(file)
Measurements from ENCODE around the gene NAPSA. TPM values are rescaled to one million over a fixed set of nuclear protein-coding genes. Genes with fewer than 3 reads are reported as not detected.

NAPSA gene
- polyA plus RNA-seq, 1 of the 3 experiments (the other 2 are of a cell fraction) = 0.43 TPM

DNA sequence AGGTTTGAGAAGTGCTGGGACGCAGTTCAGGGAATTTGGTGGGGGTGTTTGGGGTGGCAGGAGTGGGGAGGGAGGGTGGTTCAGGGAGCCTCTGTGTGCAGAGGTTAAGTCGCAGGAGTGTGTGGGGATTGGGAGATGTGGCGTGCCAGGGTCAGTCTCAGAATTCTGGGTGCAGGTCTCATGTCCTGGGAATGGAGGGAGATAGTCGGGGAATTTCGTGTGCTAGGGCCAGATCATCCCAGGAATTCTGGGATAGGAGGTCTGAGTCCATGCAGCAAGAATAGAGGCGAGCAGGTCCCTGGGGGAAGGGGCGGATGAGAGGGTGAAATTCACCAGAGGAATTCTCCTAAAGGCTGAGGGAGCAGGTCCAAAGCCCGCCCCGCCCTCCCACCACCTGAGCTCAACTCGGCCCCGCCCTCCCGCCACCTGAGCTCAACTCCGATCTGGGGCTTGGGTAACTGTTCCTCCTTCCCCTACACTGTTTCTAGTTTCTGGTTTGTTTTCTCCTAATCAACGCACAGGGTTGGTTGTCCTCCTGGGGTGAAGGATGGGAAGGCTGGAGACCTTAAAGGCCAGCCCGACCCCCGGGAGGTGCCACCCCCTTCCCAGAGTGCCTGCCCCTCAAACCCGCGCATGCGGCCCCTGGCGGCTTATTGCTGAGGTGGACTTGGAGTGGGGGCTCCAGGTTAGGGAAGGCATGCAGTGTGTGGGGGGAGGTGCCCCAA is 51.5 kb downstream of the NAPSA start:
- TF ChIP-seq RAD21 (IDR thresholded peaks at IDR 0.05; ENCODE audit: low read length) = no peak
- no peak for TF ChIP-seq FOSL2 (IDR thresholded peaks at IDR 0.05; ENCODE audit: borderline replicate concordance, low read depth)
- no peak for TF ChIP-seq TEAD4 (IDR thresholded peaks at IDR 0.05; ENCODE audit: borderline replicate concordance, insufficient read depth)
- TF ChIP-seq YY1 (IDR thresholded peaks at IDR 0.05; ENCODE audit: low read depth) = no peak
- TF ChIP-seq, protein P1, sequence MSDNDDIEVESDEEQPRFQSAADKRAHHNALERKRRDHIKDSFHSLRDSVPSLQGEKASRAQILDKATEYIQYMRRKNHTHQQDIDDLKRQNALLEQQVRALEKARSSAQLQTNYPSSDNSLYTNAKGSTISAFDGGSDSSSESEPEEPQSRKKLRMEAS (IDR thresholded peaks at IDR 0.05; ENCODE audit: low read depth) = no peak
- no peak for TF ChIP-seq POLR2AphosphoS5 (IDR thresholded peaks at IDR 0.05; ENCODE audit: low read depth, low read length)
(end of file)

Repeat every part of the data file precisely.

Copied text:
Measurements from ENCODE around the gene NAPSA. TPM values are rescaled to one million over a fixed set of nuclear protein-coding genes. Genes with fewer than 3 reads are reported as not detected.

NAPSA gene
- polyA plus RNA-seq, 1 of the 3 experiments (the other 2 are of a cell fraction) = 0.43 TPM

DNA sequence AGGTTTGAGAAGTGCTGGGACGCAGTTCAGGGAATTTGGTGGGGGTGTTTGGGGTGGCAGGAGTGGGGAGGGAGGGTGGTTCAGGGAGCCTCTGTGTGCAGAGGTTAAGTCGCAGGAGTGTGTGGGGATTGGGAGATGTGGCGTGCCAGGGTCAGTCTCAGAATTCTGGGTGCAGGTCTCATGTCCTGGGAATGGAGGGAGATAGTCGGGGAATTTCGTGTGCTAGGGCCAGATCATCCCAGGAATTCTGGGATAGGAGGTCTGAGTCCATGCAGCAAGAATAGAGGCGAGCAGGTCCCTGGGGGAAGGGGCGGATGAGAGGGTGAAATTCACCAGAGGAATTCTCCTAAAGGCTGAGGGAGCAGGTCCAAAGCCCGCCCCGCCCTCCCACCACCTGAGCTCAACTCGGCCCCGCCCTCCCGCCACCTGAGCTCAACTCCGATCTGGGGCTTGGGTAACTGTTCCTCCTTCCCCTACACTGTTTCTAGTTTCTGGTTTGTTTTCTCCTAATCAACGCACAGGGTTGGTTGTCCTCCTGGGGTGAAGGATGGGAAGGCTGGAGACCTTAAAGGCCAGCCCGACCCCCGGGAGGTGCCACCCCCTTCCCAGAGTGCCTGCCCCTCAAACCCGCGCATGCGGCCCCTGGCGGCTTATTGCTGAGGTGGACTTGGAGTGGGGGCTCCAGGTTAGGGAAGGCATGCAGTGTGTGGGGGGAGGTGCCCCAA is 51.5 kb downstream of the NAPSA start:
- TF ChIP-seq RAD21 (IDR thresholded peaks at IDR 0.05; ENCODE audit: low read length) = no peak
- no peak for TF ChIP-seq FOSL2 (IDR thresholded peaks at IDR 0.05; ENCODE audit: borderline replicate concordance, low read depth)
- no peak for TF ChIP-seq TEAD4 (IDR thresholded peaks at IDR 0.05; ENCODE audit: borderline replicate concordance, insufficient read depth)
- TF ChIP-seq YY1 (IDR thresholded peaks at IDR 0.05; ENCODE audit: low read depth) = no peak
- TF ChIP-seq, protein P1, sequence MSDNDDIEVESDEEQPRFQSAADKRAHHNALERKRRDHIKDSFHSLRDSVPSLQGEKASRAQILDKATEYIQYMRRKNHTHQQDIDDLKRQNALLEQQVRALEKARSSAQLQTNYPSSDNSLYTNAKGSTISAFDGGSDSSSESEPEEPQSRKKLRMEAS (IDR thresholded peaks at IDR 0.05; ENCODE audit: low read depth) = no peak
- no peak for TF ChIP-seq POLR2AphosphoS5 (IDR thresholded peaks at IDR 0.05; ENCODE audit: low read depth, low read length)